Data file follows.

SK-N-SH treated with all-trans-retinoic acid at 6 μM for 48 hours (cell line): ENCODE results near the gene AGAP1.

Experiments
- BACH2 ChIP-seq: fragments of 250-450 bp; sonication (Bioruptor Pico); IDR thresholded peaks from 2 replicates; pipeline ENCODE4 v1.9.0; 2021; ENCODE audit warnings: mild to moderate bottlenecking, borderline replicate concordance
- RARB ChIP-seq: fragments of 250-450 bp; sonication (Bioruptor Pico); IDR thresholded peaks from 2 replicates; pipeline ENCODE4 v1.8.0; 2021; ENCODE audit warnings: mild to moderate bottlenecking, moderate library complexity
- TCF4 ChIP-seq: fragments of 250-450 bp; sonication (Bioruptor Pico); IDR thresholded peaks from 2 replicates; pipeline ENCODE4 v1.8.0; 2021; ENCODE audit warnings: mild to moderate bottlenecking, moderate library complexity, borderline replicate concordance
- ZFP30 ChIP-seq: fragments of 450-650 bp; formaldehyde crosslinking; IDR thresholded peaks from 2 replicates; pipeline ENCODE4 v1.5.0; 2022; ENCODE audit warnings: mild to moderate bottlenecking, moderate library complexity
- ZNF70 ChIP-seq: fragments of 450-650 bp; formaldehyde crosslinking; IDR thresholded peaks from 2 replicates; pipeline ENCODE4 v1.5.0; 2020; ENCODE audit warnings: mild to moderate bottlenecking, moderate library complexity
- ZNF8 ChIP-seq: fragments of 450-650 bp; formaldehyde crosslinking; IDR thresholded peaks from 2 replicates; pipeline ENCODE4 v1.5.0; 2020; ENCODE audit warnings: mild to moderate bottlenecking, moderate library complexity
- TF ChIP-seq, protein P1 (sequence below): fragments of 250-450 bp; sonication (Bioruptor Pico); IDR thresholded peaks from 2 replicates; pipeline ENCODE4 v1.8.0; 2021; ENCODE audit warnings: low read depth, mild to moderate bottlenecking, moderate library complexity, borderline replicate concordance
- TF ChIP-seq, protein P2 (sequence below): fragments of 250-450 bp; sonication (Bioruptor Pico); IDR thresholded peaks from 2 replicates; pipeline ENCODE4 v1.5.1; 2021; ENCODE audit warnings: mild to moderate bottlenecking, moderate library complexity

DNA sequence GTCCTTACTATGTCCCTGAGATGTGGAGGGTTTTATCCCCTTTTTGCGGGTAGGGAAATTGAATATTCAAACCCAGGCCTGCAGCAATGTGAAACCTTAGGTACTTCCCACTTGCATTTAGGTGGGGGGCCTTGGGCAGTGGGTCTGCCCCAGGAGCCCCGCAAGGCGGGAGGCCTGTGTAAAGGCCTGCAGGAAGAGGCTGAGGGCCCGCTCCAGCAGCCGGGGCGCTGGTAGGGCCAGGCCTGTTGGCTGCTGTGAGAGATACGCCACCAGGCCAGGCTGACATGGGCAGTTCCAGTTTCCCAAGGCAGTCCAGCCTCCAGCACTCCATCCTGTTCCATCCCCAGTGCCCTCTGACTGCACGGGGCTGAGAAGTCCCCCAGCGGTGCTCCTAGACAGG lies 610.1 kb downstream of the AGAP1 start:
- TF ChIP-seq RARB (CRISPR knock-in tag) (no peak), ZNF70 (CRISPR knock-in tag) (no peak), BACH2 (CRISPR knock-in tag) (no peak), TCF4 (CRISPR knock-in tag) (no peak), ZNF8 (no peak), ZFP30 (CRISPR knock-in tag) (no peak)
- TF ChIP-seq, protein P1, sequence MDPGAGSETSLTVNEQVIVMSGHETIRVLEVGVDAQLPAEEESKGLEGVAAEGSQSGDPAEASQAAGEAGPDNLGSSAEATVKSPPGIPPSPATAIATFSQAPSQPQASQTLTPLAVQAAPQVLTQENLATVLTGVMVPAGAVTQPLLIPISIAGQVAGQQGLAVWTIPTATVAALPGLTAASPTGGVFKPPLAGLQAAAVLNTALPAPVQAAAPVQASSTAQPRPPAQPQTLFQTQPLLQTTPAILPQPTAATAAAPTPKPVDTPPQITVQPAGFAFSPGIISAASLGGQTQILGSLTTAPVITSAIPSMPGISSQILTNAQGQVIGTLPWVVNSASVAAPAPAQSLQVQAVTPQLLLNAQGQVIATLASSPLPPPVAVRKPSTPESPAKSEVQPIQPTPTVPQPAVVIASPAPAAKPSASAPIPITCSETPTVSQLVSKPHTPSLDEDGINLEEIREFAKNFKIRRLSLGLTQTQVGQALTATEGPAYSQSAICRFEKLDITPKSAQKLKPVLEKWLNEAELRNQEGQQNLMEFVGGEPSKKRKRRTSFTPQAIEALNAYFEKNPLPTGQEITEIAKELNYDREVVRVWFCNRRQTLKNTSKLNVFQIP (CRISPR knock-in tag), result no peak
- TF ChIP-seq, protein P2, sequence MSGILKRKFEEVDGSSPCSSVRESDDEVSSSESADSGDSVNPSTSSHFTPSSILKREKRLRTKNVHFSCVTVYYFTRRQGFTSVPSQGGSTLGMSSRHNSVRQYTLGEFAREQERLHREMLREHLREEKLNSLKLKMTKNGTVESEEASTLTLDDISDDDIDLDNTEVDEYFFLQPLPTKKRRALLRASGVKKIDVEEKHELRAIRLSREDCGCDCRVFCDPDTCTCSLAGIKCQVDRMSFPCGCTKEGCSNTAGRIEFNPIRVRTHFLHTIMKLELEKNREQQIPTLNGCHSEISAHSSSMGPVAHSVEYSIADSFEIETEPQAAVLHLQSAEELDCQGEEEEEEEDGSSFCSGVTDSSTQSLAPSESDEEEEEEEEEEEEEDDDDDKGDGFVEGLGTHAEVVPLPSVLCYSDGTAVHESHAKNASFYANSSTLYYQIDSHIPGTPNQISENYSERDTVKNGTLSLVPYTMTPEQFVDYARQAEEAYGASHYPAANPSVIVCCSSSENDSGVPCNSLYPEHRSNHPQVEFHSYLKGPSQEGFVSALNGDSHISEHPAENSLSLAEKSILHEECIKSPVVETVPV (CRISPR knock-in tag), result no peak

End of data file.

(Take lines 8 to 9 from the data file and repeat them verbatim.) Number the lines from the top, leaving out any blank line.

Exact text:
- ZNF8 ChIP-seq: fragments of 450-650 bp; formaldehyde crosslinking; IDR thresholded peaks from 2 replicates; pipeline ENCODE4 v1.5.0; 2020; ENCODE audit warnings: mild to moderate bottlenecking, moderate library complexity
- TF ChIP-seq, protein P1 (sequence below): fragments of 250-450 bp; sonication (Bioruptor Pico); IDR thresholded peaks from 2 replicates; pipeline ENCODE4 v1.8.0; 2021; ENCODE audit warnings: low read depth, mild to moderate bottlenecking, moderate library complexity, borderline replicate concordance